Swas once a little Yew, was once a piece of Zinc
Growdy, grewdy, Tinkly Minky
Little Yew! Piece of Zinc!
A was an Ape, B was a Bat,
Who stole some white Tape, Who slept all the Day,
And tied up his Toes And fluttered about,
In four beautiful Bows. When the Sun went away.
Funny old Ape! Brown little Bat!
C was a Came], D was a Dove
You rode on his Hump, Who lived in a Wood,
And if you fell off, With such pretty soft Wings,
You come down such a Bump! And so gentle and good.
What a high Camel! Dear little Dove!
E was an Eagle was a Fan
Who sate on the Rocks, Made of beautiful Stuff,
And looked down on the Fields And when it was used
And the far-away Flocks. It went-Pu-puff-puff-puff
Beautiful Eagle! Nice little Fan.
-- _<1 ~- -^'.' ---- ~-
G was a Gooseberry, H was a Heron
Perfectly Red; Who stood in a Stream,
To be made into Jam The length of his Neck
And eaten with Bread. And his Legs was extreme!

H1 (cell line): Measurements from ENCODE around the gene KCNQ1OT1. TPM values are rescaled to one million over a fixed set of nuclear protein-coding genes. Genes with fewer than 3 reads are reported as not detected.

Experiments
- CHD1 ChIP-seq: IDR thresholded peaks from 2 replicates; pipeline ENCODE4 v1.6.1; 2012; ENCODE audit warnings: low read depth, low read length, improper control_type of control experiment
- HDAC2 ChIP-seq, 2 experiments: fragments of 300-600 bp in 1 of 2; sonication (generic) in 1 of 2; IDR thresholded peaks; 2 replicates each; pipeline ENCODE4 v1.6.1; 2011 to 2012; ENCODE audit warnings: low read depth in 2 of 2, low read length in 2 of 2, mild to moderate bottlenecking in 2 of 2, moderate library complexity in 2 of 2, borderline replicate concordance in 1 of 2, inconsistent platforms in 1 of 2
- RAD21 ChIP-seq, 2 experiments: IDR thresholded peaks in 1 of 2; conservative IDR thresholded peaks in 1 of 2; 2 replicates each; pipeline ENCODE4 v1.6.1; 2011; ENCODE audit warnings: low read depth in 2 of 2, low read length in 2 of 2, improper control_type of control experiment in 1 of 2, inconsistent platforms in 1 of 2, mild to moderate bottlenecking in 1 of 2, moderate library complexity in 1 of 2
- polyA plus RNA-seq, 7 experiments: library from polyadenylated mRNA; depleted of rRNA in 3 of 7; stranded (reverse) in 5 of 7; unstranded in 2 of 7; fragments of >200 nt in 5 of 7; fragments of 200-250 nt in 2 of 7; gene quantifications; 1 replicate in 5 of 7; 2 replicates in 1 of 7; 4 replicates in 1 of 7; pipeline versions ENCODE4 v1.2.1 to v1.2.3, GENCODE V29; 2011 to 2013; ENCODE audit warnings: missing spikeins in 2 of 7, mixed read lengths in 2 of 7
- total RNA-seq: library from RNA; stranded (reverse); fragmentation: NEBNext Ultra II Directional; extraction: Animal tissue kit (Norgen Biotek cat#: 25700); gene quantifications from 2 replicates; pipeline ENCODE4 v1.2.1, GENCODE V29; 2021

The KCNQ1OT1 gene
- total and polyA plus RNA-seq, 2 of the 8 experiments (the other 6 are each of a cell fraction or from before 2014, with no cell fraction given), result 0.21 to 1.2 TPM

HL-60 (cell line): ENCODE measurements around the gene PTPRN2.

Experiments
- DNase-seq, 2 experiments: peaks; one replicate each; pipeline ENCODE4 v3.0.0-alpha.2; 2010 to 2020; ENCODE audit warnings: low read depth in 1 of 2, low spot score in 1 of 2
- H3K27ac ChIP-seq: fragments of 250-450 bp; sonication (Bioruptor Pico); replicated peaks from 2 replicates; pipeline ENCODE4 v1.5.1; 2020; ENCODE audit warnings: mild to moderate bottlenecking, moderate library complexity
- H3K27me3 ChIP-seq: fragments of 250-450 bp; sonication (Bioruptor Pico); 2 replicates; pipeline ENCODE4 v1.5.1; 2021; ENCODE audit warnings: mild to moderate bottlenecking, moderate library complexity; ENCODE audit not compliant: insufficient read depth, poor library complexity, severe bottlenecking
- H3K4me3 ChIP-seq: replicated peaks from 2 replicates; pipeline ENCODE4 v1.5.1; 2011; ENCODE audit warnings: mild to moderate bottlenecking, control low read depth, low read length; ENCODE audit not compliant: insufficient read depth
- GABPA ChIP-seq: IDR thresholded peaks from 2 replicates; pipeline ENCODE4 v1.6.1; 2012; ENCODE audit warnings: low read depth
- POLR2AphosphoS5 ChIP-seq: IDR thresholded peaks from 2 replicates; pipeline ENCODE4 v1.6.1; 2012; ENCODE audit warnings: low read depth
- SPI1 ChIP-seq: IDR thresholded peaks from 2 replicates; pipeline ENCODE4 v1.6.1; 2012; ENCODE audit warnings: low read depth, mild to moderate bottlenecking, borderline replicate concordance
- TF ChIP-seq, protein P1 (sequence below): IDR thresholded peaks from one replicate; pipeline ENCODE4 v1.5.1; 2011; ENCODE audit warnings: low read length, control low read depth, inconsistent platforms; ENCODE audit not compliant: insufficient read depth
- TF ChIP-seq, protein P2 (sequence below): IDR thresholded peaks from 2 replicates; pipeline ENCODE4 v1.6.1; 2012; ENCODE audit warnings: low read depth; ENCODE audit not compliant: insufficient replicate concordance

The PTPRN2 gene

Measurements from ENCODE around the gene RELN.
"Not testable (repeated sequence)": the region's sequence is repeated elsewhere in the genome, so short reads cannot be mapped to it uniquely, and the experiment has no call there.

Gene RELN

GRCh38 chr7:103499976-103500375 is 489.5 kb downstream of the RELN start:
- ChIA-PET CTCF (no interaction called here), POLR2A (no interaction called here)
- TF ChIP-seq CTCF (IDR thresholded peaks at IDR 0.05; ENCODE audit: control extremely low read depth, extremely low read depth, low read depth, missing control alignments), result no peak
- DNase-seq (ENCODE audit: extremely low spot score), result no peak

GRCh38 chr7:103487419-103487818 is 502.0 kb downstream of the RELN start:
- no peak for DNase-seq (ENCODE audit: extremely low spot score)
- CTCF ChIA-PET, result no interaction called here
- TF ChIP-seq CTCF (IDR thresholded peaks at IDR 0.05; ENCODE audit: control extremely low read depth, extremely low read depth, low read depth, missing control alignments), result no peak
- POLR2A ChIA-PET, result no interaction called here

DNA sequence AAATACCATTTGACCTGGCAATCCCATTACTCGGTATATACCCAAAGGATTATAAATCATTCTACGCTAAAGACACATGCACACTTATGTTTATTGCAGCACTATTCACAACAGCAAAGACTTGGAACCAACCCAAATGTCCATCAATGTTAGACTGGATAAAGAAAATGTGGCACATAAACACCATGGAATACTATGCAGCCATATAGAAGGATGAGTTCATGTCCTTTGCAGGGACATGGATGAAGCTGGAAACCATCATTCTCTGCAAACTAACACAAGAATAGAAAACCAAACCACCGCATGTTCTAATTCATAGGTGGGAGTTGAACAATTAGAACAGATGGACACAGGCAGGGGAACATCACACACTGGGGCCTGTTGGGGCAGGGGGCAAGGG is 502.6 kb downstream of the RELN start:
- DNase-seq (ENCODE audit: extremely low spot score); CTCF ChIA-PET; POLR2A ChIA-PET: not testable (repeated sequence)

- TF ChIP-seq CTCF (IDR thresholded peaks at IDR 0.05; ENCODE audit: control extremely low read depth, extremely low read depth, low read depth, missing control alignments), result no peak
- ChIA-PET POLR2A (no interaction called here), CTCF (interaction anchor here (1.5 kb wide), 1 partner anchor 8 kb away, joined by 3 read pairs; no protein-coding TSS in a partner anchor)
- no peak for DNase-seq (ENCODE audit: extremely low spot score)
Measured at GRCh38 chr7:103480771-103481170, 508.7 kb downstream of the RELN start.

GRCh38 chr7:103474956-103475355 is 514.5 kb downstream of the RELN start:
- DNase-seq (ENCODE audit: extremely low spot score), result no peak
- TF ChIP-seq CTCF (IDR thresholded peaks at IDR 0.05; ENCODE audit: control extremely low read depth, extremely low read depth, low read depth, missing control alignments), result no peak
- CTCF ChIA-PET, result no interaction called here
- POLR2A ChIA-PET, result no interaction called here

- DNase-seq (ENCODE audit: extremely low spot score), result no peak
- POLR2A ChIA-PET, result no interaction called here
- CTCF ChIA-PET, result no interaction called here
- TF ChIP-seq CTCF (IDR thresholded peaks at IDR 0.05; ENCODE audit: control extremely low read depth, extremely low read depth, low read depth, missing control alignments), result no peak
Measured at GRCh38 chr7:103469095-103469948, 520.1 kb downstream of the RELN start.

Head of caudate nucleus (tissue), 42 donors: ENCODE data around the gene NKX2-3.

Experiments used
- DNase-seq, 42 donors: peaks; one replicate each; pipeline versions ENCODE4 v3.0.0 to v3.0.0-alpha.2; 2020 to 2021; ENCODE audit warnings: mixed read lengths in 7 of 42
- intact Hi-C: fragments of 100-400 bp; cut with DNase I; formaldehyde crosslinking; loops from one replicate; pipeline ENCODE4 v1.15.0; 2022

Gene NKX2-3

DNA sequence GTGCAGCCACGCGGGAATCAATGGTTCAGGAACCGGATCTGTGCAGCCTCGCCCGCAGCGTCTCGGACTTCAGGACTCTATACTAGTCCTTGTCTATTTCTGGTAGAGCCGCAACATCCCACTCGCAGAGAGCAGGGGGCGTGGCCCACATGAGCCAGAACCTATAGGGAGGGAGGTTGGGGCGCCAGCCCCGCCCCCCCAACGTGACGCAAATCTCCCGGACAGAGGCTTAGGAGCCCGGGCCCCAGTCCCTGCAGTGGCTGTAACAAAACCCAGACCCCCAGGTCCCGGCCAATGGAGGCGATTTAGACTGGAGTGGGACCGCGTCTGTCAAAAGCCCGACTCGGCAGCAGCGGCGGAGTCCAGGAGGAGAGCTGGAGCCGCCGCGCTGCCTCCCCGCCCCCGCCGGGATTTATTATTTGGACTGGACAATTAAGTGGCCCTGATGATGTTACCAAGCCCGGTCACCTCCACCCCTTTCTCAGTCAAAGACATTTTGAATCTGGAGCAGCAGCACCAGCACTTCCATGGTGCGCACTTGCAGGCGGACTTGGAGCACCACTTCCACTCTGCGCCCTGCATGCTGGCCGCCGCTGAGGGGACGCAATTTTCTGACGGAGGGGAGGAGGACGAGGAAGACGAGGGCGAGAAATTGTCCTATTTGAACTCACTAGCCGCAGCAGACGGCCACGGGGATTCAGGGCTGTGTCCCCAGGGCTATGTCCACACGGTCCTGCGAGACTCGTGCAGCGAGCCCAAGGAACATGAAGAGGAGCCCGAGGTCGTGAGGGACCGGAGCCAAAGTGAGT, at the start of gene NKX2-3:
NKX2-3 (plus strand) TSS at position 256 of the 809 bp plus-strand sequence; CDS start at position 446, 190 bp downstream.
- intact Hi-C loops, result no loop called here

Gooseberry Red Long-legged Heron!
I was an Inkstand Jwas a Jug,
Which stood on a Table So pretty and white,
With a nice Pen to write with, With fresh Water in it
When we are able! At Morning and Night.
Neat little Inkstand! Nice little Jug!
K was a Kingfisher, L was a Lily
Quickly he flew, So white and so sweet,
So bright and so pretty To see it and smell it
Green, Purple, and Blue. Was quite a nice treat!
Kingfisher, Blue! Beautiful Lily!
M was a Man N was a*Nut
Who walked round and round, So smooth and so brown,
And he wore a long Coat And when it was ripe
That came down to the Ground. It fell tumble-dum-down.
Funny old Man! Nice little Nut!
0 was an Oyster P was a Polly
Who lived in his Shell, All red, blue, and green,
If you let him alone The most beautiful Polly
He felt perfectly well. That ever was seen,
Open-mouth'd Oyster! Poor little Polly!
Q was a Quill R was a Rattlesnake
Made into a Pen, Rolled up so tight,
But I do not know where Those who saw him ran quickly
And I cannot say when. For fear he should bite.
Nice little Quill! Rattlesnake bite!,
S was a Screw T was a Thimble
To screw down a box, Of silver so bright,
And then it was fastened When placed on the finger
Without any locks. It fitted so tight!
Valuable Screw! Nice little Thimble!
U was an Upper-coat V was a Veil
Woolly and warm, With a border upon it,
To wear over all And a riband to tie it
In the snow or the storm. All round a pink bonnet.
What a nice Upper-coat! Pretty green Veil!